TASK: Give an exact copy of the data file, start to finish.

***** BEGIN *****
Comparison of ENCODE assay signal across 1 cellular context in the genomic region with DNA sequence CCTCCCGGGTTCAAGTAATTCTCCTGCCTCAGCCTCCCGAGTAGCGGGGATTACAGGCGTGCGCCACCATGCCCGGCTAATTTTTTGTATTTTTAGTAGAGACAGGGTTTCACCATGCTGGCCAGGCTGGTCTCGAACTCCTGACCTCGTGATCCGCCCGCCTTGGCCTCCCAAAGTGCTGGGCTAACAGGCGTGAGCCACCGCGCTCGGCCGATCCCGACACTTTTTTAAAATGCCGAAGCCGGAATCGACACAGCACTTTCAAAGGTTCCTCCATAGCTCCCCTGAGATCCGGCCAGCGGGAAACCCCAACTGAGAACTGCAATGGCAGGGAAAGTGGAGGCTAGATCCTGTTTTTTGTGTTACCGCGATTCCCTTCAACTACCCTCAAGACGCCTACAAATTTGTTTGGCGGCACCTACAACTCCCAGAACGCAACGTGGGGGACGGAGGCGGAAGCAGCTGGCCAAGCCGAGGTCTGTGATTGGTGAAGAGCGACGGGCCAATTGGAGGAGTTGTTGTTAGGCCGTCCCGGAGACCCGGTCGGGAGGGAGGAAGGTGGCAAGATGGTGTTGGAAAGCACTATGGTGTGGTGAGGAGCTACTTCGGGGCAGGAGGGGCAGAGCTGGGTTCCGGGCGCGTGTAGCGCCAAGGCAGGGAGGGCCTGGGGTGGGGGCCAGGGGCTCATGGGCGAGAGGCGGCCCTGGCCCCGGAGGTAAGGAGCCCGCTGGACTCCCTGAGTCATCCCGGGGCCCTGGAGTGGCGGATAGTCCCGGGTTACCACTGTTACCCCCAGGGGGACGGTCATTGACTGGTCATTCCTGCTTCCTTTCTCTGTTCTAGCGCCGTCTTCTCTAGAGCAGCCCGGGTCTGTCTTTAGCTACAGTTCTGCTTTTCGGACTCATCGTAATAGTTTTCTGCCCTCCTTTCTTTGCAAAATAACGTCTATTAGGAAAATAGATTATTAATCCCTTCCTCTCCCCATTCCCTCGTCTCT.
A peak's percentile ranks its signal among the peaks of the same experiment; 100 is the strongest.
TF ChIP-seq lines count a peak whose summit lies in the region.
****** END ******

Comparison of ENCODE assay signal across 1 cellular context in the genomic region with DNA sequence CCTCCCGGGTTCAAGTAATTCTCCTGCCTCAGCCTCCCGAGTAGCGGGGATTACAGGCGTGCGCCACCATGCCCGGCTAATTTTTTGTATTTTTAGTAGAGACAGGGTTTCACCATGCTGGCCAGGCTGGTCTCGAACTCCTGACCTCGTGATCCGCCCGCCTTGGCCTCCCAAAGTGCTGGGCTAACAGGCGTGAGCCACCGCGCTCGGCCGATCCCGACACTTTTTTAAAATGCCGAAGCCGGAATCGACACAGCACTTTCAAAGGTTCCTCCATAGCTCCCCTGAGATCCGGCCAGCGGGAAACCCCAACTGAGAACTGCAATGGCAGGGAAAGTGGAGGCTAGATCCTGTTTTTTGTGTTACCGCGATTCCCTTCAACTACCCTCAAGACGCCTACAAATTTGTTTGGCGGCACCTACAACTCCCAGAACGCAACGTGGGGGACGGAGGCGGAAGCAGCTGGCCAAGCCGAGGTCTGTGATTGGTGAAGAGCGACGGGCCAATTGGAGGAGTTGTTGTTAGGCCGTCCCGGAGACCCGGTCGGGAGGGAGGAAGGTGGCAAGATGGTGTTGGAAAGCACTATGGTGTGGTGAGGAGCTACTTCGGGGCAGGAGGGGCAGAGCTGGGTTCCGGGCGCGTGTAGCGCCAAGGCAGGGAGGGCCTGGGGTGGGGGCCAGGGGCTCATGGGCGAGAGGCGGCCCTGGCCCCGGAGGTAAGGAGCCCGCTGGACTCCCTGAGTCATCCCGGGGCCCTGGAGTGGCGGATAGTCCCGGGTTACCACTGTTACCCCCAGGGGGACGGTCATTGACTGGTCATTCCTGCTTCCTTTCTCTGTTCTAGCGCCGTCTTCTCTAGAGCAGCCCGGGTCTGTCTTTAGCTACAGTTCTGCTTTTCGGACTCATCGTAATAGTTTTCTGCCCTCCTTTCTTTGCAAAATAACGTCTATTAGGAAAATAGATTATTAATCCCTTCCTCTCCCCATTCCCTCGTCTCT.
A peak's percentile ranks its signal among the peaks of the same experiment; 100 is the strongest.
TF ChIP-seq lines count a peak whose summit lies in the region.